“I see you’re doing a little light reading,” I croaked, then cleared my throat as Kimber jumped and squealed, the book sliding off her lap and hitting the floor with a thump.

She put her hand to her chest and took a deep breath. “You scared the crap out of me!” she scolded.

Leave it to Kimber to get all absorbed in a book that looked like it had been printed in the 1800s. Yeah, looks could be deceiving in Faerie, but Kimber was enough of a brainiac that she read stuff like Shakespeare for pleasure.

“Sorry,” I said insincerely. “Go ahead and finish your book. I’ll just sit here quietly and wait.” To demonstrate my determination, I pushed myself up into a sitting position, and found the effort left me panting. I also noticed for the first time that someone had cleaned me up and put a flannel nightshirt on me. Oh, God, I hoped it hadn’t been the Erlking! I remembered him taking off my shoes.

“Take it easy,” Kimber said, and I blinked in surprise to find her sitting on the edge of my bed. She’d been clear across the room last time I looked.

“How did you get here so fast?” I muttered, and I sounded incoherent even to my own ears.

“You’re having a kind of magic hangover,” Kimber explained. “You’ll be sleeping and spacing out a lot for the next day or so. You must have used a buttload of magic. I’ve never seen anyone have it this bad. Not even Ethan when he’s showboated himself into exhaustion.”

I rubbed my crusty eyes, wondering how much Kimber knew about what had happened. Did she know I’d killed Henry? And how I’d killed him?

“Are you all right?” I asked her, because I wasn’t sure I wanted to know the answers to my other questions.

“In the state you’re in, you’re asking me if I’m all right?”

“Well, I had some pretty major doubts when you were captured and hauled back here!”

She made a face. “Sorry. Right. I’m fine. Everyone’s fine. They weren’t exactly nice to us, but they didn’t hurt us or anything. We were just locked up for a while is all.”

“Does ‘everyone’ include my dad and Finn?”

“Yeah, they’re fine, too.” There was something just slightly false in her tone, and it gave me a chill.

“Tell me the truth!” I demanded.

“Well, aren’t you the cranky patient?”

“Please, Kimber. Tell me what’s going on.”

“They’re fine,” she said, sounding more convincing this time. “They had a rough time of it while we were gone, but they’re fine now.”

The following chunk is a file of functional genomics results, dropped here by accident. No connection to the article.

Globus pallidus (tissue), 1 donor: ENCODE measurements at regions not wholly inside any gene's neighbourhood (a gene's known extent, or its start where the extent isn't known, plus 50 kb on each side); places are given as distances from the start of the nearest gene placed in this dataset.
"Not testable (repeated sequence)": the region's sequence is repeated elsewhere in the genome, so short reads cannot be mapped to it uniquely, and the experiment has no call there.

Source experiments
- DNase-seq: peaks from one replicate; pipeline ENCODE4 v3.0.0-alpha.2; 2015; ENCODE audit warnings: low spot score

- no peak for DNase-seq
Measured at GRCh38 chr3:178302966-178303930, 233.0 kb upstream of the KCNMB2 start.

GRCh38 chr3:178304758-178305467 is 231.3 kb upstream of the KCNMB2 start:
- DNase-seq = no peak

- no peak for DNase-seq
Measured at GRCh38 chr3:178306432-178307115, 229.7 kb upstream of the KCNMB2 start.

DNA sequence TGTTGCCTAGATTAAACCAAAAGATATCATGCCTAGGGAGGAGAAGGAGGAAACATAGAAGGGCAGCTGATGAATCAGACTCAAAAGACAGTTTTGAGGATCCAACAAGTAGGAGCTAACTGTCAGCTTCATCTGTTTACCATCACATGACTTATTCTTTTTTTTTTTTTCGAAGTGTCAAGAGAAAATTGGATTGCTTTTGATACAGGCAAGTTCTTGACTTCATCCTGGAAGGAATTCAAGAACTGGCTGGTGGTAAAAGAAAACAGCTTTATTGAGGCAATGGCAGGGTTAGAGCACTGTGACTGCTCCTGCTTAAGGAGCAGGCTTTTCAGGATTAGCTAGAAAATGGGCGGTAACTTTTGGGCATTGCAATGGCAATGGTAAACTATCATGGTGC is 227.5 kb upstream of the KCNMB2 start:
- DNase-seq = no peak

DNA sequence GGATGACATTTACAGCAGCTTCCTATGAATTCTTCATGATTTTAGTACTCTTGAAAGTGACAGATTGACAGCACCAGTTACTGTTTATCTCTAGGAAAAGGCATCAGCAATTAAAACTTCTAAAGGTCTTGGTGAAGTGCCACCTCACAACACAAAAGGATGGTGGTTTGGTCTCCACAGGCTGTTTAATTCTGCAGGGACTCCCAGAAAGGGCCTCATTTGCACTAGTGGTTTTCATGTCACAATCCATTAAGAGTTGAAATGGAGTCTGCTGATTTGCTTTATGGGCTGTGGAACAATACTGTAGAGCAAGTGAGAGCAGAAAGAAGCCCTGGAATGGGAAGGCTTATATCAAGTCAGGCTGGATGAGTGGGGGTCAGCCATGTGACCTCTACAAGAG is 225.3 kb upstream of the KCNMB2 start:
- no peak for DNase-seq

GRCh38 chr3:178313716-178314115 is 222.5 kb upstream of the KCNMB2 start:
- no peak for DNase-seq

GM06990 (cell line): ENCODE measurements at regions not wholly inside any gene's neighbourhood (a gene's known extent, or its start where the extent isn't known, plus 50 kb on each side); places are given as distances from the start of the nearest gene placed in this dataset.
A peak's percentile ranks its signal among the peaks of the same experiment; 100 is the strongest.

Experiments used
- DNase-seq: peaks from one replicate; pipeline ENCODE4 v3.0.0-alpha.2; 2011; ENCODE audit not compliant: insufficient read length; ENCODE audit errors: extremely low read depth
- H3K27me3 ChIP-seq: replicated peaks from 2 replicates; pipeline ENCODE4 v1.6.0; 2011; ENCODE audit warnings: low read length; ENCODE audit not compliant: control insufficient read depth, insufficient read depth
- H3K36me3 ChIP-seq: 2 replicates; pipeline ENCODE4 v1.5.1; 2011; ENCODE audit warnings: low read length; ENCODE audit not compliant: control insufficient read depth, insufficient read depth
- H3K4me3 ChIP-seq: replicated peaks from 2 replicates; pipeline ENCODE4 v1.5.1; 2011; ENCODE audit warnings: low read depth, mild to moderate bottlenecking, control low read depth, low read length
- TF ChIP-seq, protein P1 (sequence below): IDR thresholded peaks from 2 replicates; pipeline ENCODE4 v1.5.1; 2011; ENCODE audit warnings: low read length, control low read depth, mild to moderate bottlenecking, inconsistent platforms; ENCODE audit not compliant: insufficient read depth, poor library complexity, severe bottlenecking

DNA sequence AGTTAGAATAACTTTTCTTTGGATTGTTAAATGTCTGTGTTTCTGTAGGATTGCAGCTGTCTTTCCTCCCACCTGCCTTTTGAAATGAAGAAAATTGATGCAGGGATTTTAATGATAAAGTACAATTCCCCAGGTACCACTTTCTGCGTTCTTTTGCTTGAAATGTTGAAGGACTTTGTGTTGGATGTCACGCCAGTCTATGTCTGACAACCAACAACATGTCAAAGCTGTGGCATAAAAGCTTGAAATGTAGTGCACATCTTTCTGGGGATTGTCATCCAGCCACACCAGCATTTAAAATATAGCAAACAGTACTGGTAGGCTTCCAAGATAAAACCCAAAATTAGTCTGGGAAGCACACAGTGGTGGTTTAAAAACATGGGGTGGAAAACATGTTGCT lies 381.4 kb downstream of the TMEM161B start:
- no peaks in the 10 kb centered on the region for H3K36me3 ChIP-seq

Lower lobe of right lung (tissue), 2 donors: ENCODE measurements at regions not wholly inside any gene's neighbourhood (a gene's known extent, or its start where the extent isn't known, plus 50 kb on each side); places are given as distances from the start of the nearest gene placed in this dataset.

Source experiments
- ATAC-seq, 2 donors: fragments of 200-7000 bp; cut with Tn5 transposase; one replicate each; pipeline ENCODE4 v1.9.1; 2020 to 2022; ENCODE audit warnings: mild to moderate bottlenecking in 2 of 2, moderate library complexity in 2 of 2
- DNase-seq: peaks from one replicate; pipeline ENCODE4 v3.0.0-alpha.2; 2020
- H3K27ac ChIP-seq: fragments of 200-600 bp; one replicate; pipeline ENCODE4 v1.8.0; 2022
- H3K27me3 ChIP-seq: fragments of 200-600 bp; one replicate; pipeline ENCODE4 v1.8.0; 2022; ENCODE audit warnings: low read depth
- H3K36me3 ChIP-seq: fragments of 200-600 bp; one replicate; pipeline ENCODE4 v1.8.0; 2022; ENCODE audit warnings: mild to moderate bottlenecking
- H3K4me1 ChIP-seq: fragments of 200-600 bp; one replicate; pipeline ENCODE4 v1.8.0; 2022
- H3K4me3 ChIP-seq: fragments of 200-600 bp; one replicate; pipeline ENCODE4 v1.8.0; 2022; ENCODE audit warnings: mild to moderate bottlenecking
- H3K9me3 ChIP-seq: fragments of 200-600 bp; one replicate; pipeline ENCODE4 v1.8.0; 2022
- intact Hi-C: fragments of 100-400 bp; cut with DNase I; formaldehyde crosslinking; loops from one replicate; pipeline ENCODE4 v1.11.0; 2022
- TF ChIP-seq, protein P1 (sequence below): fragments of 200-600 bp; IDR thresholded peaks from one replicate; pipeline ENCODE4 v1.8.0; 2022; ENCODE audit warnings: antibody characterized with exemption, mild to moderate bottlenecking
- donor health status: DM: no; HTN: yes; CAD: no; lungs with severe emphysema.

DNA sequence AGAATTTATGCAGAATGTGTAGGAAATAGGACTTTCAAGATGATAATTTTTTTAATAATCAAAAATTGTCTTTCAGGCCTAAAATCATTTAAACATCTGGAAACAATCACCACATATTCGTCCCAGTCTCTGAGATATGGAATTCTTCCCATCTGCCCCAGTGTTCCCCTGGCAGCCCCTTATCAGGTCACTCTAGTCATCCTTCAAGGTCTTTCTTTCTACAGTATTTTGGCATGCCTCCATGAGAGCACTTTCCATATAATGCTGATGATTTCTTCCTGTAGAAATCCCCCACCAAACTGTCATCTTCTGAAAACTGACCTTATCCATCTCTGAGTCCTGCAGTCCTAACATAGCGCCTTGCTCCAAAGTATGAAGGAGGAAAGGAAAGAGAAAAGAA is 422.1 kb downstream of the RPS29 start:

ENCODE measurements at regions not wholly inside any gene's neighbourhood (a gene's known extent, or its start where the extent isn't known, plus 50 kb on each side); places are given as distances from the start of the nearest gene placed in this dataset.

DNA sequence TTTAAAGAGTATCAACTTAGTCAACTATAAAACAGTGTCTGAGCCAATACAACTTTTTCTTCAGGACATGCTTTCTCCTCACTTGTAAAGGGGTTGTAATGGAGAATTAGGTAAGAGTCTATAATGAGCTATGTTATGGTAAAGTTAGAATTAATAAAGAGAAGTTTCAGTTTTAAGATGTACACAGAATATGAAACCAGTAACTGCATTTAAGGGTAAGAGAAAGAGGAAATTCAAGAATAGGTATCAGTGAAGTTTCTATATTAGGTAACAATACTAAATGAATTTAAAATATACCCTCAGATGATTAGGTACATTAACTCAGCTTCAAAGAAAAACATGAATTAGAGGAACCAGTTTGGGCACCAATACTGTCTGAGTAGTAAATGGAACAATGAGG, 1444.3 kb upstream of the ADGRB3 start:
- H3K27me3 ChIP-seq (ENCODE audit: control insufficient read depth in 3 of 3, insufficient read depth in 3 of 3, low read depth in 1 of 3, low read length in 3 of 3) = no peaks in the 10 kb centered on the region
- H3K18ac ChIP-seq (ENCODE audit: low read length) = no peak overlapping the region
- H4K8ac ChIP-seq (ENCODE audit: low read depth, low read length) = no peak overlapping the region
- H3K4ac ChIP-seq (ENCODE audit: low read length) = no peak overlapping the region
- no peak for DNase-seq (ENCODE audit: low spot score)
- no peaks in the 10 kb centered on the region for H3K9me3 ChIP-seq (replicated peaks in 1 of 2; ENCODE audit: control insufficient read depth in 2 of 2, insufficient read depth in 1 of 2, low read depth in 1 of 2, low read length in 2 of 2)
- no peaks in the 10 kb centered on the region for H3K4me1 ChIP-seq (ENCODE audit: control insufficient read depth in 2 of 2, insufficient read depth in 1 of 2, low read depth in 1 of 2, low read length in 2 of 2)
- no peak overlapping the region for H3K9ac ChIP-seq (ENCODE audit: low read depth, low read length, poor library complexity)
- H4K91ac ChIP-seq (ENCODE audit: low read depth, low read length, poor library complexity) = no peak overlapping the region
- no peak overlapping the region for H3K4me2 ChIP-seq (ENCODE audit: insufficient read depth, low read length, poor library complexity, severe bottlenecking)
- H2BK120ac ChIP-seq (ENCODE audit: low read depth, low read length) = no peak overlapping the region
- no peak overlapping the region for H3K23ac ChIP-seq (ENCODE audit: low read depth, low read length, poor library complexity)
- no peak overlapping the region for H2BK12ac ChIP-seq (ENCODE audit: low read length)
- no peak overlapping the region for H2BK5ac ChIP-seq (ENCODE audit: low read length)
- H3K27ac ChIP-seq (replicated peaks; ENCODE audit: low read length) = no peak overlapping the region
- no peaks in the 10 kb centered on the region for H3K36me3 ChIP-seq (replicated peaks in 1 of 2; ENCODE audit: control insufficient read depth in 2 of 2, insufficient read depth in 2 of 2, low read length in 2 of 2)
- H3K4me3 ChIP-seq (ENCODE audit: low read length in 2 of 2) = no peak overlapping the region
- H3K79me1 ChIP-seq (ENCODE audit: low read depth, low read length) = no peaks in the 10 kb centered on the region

I swallowed hard, trying not to imagine just what kind of “rough time” they’d been having. I might have hoped Titania would be at least a little attached to my dad and might not want to hurt him. After all, they’d been together more than a century, and they had a kid. But the fact that she’d been sleeping with the Erlking told me just how sentimental she was.

“You know coming after us when you could have used the brooch to get away was probably one of the stupidest moves in the history of mankind,” Kimber said. “You might want to avoid your dad for the next year or two until he’s had a chance to calm down.”

Great. I’d come back and saved everyone, and my dad was mad at me for it. Not that I was surprised, mind you. I think it’s in the parental rule book somewhere that you have to get mad at your kids if they do something dangerous, even if it’s the right thing to do and everything turns out well in the end.

“I couldn’t just run away and leave you all behind,” I said. “I couldn’t have lived with that. Maybe coming back was stupid, but I’d do it again in a heartbeat.” And I refused to feel bad about it.

Kimber winced. “I suggest you not say that to your dad. Or to Finn. Or to the boys, for that matter.”

“But my saying it doesn’t bother you?” I had a feeling that wasn’t a good thing, and the look on Kimber’s face confirmed it.

“We’ll talk when you’re all better.”

I didn’t like the sound of that. “Kimber—”

“Don’t!” she snapped. “We’re not doing this now.” She sounded really angry, but her eyes were kind of shiny, like she was about to cry.

I guess that answered my question about whether she’d forgiven me. Every secret I’d kept, I’d kept with good reason. At least, what I’d thought was a good reason at the time. Looking back, I wasn’t so sure.

“Can I at least say I’m sorry?” I asked.

“You don’t actually believe words will make it better, do you?”

No, I didn’t. I’d told too many lies for my words to have much meaning. I wanted to point out that my coming back to the palace after she and the others were captured spoke louder than any words, but I didn’t. Tears burned my eyes. Maybe I saved my friends’ lives, but that didn’t make me any less of a screw-up. I wasn’t good friend material, not when I was biologically incapable of trust and honesty.

Kimber was the only real friend I’d ever had, the only one I’d had more than the most superficial relationship with. The thought that I might lose her friendship, that I might already have lost it, hurt more than the bullet wound and the bone-deep gash on my palm combined.

My throat ached and my nose got all stuffy as I fought to contain tears. I was always reluctant to cry in front of anyone. My mom cried at the drop of a hat, using her tears as a tool to get sympathy whenever she’d done something stupid or irresponsible. She cried so that you’d rush in with reassurances and tell her everything was going to be all right, so that you’d somehow end up apologizing for being mad at her when she was the one who’d been in the wrong. I was not going to be like that.